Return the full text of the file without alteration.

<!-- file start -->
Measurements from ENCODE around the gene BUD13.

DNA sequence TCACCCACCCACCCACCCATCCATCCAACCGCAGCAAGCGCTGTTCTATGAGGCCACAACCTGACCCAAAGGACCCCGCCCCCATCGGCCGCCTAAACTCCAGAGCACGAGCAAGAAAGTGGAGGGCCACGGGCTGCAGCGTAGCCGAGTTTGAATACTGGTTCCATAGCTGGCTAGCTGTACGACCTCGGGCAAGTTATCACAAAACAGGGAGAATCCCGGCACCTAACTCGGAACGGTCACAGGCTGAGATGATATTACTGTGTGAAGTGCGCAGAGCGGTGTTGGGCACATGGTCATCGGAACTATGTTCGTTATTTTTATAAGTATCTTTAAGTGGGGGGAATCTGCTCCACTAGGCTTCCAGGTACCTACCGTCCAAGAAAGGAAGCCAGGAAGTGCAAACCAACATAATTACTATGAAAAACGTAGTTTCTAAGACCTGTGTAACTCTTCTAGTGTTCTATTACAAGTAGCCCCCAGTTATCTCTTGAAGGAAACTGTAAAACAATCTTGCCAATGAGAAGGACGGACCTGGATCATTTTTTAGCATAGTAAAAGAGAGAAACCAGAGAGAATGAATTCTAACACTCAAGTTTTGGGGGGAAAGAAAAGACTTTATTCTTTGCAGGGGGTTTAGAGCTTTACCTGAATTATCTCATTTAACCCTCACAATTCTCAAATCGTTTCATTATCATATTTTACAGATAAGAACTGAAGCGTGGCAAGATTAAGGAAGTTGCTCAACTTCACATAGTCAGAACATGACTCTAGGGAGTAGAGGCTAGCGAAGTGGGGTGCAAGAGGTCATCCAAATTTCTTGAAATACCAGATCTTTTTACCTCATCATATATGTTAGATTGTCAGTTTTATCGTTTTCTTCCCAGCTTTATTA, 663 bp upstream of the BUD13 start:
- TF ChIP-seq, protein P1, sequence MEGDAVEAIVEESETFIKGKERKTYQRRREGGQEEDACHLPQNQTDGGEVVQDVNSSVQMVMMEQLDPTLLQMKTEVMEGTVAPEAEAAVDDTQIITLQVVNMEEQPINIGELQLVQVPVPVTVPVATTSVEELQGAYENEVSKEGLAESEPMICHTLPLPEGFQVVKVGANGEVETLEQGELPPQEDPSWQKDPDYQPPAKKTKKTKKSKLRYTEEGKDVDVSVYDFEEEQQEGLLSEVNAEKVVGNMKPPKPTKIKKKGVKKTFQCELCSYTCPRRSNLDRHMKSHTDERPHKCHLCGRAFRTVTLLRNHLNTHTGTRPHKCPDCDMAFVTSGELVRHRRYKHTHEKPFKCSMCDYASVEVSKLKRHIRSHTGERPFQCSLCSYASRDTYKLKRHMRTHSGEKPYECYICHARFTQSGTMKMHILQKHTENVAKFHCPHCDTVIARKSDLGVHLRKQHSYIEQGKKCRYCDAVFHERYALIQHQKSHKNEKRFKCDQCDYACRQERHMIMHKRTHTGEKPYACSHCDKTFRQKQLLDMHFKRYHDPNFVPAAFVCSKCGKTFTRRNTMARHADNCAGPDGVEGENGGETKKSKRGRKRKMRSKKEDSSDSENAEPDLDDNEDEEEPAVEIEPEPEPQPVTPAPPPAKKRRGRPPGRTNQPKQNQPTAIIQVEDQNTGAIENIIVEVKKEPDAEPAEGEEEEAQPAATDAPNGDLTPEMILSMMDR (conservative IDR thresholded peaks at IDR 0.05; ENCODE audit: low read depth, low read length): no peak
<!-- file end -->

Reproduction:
Measurements from ENCODE around the gene BUD13.

DNA sequence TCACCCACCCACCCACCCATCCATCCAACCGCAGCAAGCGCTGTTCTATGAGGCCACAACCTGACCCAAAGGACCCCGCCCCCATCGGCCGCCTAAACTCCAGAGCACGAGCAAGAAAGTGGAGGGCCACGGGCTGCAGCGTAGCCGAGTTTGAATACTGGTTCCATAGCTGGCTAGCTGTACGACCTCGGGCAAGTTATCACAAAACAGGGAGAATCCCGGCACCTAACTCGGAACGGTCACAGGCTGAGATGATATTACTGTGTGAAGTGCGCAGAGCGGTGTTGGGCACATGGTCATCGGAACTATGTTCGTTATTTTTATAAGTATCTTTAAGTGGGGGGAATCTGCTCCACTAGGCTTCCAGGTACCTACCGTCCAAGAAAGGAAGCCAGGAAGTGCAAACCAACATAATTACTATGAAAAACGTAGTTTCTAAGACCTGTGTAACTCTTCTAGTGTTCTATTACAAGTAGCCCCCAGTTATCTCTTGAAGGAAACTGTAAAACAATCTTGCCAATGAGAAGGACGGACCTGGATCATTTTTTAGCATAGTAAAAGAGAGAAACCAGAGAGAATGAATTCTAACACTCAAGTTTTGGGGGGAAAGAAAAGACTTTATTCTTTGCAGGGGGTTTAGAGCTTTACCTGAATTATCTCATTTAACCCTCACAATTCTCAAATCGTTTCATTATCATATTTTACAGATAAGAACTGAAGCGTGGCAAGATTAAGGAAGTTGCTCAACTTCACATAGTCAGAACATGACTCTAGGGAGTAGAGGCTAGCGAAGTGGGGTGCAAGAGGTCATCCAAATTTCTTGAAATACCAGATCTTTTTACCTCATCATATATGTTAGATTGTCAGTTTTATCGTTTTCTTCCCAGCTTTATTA, 663 bp upstream of the BUD13 start:
- TF ChIP-seq, protein P1, sequence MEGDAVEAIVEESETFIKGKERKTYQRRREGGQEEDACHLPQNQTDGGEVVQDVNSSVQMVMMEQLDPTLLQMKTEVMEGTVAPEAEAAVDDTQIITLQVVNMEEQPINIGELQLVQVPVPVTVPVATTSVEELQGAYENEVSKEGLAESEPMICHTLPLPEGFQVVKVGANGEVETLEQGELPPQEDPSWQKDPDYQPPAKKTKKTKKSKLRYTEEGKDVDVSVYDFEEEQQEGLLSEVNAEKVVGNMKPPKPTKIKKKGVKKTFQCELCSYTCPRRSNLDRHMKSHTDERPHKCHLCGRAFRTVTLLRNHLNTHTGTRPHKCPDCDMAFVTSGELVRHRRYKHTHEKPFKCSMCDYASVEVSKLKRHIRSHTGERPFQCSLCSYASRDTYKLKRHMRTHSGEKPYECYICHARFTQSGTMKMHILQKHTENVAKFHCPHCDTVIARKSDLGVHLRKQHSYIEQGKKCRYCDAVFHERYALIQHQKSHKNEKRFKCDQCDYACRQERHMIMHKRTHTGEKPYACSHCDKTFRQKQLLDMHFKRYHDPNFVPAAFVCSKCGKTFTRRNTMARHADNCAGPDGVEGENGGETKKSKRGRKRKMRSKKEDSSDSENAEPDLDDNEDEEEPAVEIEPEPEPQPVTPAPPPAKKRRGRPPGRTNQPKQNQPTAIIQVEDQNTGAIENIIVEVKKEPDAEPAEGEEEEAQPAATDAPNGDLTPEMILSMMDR (conservative IDR thresholded peaks at IDR 0.05; ENCODE audit: low read depth, low read length): no peak